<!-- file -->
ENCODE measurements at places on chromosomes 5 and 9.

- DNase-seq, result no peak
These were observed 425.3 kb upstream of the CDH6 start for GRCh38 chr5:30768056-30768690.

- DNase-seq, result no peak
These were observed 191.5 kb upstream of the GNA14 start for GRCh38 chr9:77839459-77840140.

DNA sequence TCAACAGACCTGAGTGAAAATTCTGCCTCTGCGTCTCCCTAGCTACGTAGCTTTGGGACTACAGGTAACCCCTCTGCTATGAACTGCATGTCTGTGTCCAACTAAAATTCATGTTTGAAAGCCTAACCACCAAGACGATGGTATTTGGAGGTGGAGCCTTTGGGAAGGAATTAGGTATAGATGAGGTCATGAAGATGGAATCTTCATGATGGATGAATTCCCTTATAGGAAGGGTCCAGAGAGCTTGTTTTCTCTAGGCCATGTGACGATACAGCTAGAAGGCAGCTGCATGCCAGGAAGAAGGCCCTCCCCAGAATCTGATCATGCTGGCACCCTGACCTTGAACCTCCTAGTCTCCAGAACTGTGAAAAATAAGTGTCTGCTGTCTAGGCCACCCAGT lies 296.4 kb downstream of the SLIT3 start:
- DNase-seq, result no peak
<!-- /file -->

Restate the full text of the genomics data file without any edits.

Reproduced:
ENCODE measurements at places on chromosomes 5 and 9.

- DNase-seq, result no peak
These were observed 425.3 kb upstream of the CDH6 start for GRCh38 chr5:30768056-30768690.

- DNase-seq, result no peak
These were observed 191.5 kb upstream of the GNA14 start for GRCh38 chr9:77839459-77840140.

DNA sequence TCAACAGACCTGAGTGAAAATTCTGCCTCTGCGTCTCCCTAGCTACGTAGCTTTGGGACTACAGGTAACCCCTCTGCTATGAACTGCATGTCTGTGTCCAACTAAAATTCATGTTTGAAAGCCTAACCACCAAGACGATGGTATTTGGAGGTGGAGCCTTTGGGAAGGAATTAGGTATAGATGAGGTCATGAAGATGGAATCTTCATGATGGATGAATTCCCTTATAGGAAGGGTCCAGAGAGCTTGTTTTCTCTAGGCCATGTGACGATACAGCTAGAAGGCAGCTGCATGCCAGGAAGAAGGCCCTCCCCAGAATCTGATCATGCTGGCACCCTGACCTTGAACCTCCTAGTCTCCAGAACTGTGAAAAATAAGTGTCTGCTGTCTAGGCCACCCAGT lies 296.4 kb downstream of the SLIT3 start:
- DNase-seq, result no peak